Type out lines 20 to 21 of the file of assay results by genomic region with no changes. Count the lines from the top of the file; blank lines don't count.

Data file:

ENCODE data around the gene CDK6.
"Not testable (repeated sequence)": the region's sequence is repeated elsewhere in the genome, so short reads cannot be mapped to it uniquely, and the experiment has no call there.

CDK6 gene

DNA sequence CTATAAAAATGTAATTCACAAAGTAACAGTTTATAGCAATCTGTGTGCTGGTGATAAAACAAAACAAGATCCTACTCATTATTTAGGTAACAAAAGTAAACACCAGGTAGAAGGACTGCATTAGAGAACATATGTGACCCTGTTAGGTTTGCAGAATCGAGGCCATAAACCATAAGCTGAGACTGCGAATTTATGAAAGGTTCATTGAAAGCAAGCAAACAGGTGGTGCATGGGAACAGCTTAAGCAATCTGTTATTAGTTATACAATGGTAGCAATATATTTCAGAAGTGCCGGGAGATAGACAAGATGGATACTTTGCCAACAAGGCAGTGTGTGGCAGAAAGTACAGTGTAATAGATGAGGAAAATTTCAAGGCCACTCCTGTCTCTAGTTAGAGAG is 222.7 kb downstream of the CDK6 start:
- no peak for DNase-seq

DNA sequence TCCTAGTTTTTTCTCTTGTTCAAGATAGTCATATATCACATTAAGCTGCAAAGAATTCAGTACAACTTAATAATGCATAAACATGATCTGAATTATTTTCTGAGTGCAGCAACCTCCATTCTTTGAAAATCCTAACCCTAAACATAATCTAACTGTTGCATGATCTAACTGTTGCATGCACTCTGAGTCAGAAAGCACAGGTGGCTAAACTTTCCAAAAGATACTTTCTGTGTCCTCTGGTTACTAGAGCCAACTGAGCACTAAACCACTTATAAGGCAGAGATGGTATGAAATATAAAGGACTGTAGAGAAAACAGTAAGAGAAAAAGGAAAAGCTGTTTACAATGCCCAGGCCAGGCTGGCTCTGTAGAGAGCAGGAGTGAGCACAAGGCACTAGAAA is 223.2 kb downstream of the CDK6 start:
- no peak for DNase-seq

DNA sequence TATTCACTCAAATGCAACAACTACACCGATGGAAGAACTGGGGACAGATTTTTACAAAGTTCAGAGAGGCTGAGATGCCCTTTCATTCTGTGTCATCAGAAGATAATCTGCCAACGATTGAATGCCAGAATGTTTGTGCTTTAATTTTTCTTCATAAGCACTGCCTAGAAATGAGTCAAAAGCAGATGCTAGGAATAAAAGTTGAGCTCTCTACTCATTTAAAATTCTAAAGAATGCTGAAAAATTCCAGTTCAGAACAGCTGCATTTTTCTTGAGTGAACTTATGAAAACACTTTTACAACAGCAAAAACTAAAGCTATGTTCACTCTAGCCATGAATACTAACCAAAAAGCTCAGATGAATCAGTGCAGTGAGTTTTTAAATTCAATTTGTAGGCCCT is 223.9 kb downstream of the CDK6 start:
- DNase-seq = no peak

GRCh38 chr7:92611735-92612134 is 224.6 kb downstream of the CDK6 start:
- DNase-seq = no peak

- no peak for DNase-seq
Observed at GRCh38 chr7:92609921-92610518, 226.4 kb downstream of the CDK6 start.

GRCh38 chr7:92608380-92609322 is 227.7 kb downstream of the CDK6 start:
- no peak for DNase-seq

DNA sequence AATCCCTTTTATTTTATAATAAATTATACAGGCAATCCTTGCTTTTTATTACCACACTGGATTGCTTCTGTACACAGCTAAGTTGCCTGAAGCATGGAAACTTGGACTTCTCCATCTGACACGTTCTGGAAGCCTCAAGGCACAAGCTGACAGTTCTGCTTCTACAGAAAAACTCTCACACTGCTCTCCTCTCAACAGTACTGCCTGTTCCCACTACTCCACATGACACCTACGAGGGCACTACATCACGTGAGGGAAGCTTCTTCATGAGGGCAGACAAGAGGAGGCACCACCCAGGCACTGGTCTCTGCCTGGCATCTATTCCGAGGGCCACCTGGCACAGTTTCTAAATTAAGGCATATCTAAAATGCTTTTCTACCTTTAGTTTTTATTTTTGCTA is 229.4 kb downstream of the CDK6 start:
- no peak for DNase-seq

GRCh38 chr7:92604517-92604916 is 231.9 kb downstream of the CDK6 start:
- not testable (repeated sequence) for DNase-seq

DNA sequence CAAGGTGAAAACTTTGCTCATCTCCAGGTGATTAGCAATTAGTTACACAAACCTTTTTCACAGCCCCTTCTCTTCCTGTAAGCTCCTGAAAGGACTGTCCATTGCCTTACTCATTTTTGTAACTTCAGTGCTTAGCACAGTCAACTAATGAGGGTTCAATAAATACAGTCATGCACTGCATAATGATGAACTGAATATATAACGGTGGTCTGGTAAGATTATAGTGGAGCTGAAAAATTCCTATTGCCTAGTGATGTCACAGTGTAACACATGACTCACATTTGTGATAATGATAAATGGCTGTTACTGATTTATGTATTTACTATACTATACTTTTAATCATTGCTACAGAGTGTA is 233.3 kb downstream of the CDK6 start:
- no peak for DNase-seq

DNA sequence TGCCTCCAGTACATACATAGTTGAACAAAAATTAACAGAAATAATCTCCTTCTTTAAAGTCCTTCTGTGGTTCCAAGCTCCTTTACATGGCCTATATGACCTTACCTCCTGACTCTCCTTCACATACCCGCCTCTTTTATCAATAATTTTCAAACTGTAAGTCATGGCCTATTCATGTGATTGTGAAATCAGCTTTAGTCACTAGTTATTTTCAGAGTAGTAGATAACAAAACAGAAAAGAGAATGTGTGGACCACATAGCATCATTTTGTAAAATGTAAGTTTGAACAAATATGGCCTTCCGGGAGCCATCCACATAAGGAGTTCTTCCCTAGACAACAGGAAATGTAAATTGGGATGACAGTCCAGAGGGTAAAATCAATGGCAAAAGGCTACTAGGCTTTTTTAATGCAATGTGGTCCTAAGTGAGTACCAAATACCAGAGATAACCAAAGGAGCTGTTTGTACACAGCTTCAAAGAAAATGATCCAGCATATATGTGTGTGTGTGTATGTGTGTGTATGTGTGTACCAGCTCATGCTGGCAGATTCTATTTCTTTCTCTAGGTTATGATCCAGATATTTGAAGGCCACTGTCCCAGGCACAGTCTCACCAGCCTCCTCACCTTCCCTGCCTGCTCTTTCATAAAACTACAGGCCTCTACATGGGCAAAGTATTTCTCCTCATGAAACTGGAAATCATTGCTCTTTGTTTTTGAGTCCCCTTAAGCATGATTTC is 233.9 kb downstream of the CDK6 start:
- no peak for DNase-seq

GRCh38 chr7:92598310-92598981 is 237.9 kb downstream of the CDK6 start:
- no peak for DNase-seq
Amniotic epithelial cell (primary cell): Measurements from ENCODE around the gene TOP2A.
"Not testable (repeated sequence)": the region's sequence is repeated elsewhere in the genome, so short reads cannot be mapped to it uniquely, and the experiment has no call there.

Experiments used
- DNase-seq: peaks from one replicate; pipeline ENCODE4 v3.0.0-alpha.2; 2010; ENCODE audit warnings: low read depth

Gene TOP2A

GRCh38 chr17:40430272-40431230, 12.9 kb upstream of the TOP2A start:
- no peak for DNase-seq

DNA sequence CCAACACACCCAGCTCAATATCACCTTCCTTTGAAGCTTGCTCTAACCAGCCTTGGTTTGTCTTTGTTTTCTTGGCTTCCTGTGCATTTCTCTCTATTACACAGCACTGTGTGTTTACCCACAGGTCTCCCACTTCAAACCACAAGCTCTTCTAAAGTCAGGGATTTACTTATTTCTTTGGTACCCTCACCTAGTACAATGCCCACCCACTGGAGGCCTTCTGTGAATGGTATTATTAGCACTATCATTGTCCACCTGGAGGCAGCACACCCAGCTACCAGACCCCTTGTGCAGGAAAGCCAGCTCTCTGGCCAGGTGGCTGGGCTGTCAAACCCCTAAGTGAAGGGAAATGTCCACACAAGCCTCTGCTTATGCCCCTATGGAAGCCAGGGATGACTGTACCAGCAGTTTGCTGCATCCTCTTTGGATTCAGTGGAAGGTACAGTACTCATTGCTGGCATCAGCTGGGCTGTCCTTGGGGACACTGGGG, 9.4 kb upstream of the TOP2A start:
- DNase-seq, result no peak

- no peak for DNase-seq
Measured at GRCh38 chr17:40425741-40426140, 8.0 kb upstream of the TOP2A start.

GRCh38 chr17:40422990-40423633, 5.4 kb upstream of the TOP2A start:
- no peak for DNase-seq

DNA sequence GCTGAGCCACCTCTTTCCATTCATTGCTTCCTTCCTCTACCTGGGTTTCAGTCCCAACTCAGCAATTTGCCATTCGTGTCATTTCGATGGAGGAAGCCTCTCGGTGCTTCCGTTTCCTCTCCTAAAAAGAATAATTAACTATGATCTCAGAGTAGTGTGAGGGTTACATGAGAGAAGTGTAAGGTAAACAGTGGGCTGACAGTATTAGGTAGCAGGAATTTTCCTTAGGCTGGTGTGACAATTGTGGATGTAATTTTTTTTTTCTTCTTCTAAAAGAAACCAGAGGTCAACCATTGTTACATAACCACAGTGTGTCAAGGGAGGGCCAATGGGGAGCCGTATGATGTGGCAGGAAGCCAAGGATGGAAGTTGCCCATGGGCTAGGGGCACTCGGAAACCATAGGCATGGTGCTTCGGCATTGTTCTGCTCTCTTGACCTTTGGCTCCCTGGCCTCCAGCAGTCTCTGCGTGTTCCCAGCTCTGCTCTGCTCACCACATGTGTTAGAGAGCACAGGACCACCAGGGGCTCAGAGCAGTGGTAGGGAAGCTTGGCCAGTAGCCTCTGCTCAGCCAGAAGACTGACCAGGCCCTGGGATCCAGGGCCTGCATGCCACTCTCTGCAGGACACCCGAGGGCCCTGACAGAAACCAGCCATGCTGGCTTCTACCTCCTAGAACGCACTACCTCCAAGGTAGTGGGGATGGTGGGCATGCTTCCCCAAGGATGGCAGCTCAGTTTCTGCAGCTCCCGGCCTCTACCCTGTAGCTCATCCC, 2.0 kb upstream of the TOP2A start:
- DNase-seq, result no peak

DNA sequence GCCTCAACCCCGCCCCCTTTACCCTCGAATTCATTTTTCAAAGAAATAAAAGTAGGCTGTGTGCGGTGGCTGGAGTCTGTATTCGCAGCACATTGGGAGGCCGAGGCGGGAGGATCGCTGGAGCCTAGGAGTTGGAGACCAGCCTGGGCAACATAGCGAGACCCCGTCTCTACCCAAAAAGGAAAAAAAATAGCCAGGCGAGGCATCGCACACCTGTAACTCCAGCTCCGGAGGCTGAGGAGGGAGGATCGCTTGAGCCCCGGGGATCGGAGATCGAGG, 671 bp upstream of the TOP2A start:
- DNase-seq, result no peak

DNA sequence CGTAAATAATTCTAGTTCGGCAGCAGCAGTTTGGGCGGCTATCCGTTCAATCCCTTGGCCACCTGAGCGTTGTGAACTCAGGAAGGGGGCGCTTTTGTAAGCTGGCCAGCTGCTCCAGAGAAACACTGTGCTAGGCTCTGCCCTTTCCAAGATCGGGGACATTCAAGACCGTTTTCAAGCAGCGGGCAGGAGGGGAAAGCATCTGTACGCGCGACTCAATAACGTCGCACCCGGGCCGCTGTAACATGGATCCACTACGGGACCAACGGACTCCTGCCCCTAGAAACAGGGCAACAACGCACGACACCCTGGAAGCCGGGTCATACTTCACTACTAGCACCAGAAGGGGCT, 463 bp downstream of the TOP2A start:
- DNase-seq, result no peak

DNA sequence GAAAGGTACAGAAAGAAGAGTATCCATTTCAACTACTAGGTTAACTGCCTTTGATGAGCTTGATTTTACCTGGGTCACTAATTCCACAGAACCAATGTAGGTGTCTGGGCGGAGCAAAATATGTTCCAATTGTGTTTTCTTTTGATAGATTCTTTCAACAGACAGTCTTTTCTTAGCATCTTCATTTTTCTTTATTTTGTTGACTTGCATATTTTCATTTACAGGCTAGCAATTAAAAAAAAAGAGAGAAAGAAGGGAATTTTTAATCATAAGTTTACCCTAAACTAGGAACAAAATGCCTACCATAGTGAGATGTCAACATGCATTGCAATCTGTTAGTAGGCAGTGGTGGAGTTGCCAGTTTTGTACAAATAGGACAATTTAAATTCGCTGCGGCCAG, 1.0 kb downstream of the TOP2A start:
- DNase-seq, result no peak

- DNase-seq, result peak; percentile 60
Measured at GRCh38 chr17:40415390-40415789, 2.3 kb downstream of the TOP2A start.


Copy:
DNA sequence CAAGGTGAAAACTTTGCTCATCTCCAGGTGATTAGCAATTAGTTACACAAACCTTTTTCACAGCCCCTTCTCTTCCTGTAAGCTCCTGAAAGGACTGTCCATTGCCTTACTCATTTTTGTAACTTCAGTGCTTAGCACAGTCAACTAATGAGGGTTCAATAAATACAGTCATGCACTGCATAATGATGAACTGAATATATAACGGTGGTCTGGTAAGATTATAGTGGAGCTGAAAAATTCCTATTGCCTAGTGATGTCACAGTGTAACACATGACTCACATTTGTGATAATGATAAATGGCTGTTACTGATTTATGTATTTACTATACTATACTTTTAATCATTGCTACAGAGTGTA is 233.3 kb downstream of the CDK6 start:
- no peak for DNase-seq